Allie Weill is a California fire ecologist and the lead author of a study published in the International Journal of Wildland Fire about how hikers relate to landscapes scarred by flames. She takes pains to prevent fires, but once the smoke clears, she’s among the first out there to study, learn, and appreciate the beauty in the blackened landscape.
Backpacker: In your article you wrote: “Residents of fire-prone landscapes may benefit from…visits to local burn sites throughout the recovery period.” How?
Allie Weill: My study came out of the Wragg Fire in the California Coast Ranges. It’s a popular hiking area that was totally denuded. A friend and I went to scope it out a month after it burned. There hadn’t been any rain yet, but there were already little bits of green resprouting here and there, which was pretty incredible. At the same time, the trail infrastructure was destroyed. But when the first rains came in the winter, it was just beautiful. Shrub skeletons were sticking up, with this mossy green underlayer.
BP: So you’re a fan of the burned landscape, on some level?
AW: It was so cool. A friend of mine was doing research in Yosemite after the Rim Fire in 2013. The following spring it was just otherworldly to see the shapes of the burned trees on the landscape. I got this idea to survey people about the experience of hiking in that space, as well as whether it prompted people to think about fire more generally, and also just what people knew about wildfire.
BP: What did you find?
AW: People thought the hiking experience was much better than they expected. They wrote some really interesting and lovely things about getting to see nature recovering, regrowth, and rebirth. Someone called it a “phoenix landscape;” somebody else called it a “spooky forest.” They loved how the views opened up. And they also enjoyed seeing this process of nature. It helped with their healing experience. Seeing the recovery is very powerful.
BP: What about the plants and animals?
AW: Many plants and animals take advantage of and even depend on post-fire environments—even after severe fires. The black-backed woodpecker is a pretty well-known example. This bird likes to nest in snags: standing dead, burned tree trunks, where it’s easy to find the bark- and wood-boring beetles that they eat. They like moderate- and high-severity burn areas, or a mix, where there are lots of snags. There are beetles that are specifically attracted to wildfire smoke and lay their eggs in burned dead or dying trees—sometimes when they are still smoldering. Fire can make habitats that animals like.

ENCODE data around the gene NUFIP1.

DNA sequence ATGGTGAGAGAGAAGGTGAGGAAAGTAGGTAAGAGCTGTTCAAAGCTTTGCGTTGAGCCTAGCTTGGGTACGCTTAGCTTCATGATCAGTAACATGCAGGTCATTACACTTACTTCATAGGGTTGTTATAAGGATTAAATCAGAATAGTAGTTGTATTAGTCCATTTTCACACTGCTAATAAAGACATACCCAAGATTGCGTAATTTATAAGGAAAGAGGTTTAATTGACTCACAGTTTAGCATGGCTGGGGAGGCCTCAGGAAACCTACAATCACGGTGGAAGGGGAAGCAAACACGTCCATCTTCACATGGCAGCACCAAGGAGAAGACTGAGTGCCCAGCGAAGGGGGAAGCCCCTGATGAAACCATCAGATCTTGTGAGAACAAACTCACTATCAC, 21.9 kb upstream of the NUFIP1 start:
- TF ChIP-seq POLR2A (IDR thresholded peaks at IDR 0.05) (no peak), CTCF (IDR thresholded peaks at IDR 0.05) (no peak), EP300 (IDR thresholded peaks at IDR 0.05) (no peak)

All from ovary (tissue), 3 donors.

Historically, indigenous people burned for different reasons. It could clear areas for hunting so deer could move around the landscape more freely. Fish can be negatively affected if a river is shaded, and then the vegetation burns and it increases the temperature of the river. But fire also unlocks nutrients, and the landscape is more open. There are plants that particularly thrive in those settings, and seeds may be triggered to germinate by the fire, heat, and smoke. A year or two after a fire, you can get some lovely flower pulses.
BP: Are there other challenges to plant life, aside from the obvious ones?
AW: Ideally a place would burn and new, beautiful flowers and plants would come in. But it’s also prime space for invasive species, which makes it more likely to burn again in the future. All over the West we have tons of invasive annual grasses, and they burn more easily than what was there before. They also create fuel in a place that never really burned before, like in the desert. Fire burns, invasive grasses come in, they burn again, more grasses come in and so on. It can convert entire habitats.
BP: What should Backpacker readers look out for?
AW: Invasive grasses are carried a lot by people who are out in the backcountry. Cheatgrass is the biggie in more arid areas like the desert and the Great Basin. Brush off your boots before a hike!
BP: What are some other risks for hikers?
AW: Smoke can affect huge areas. It’s not healthy, and it’s not pleasant. It’s become something to factor into your plans in a way that it never has before. Sometimes you can appreciate the burned landscape and see the beauty. Sometimes it’s just sad and ugly
when things are lost.
BP: How can we help avoid the “sad and ugly”?
AW: Don’t make fires where you’re not allowed to make fires. A campfire used to be such a characteristic part of being out in nature, but it’s different now. Some backpackers don’t even bring a stove. They just soak their ramen cold.